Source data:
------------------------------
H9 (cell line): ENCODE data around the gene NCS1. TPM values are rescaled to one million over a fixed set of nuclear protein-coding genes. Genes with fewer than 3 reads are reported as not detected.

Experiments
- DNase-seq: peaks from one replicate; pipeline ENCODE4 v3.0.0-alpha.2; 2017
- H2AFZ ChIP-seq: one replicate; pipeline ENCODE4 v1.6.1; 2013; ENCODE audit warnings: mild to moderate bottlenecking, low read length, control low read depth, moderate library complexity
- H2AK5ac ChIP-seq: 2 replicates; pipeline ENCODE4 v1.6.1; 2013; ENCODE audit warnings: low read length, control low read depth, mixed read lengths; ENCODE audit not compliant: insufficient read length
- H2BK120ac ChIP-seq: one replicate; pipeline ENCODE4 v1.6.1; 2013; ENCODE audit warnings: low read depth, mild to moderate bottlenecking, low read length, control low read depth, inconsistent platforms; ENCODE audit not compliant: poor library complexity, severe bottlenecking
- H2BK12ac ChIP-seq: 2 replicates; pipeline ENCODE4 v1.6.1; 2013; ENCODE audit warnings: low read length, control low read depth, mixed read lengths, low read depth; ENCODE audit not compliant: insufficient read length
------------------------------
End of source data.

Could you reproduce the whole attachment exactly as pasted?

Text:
H9 (cell line): ENCODE data around the gene NCS1. TPM values are rescaled to one million over a fixed set of nuclear protein-coding genes. Genes with fewer than 3 reads are reported as not detected.

Experiments
- DNase-seq: peaks from one replicate; pipeline ENCODE4 v3.0.0-alpha.2; 2017
- H2AFZ ChIP-seq: one replicate; pipeline ENCODE4 v1.6.1; 2013; ENCODE audit warnings: mild to moderate bottlenecking, low read length, control low read depth, moderate library complexity
- H2AK5ac ChIP-seq: 2 replicates; pipeline ENCODE4 v1.6.1; 2013; ENCODE audit warnings: low read length, control low read depth, mixed read lengths; ENCODE audit not compliant: insufficient read length
- H2BK120ac ChIP-seq: one replicate; pipeline ENCODE4 v1.6.1; 2013; ENCODE audit warnings: low read depth, mild to moderate bottlenecking, low read length, control low read depth, inconsistent platforms; ENCODE audit not compliant: poor library complexity, severe bottlenecking
- H2BK12ac ChIP-seq: 2 replicates; pipeline ENCODE4 v1.6.1; 2013; ENCODE audit warnings: low read length, control low read depth, mixed read lengths, low read depth; ENCODE audit not compliant: insufficient read length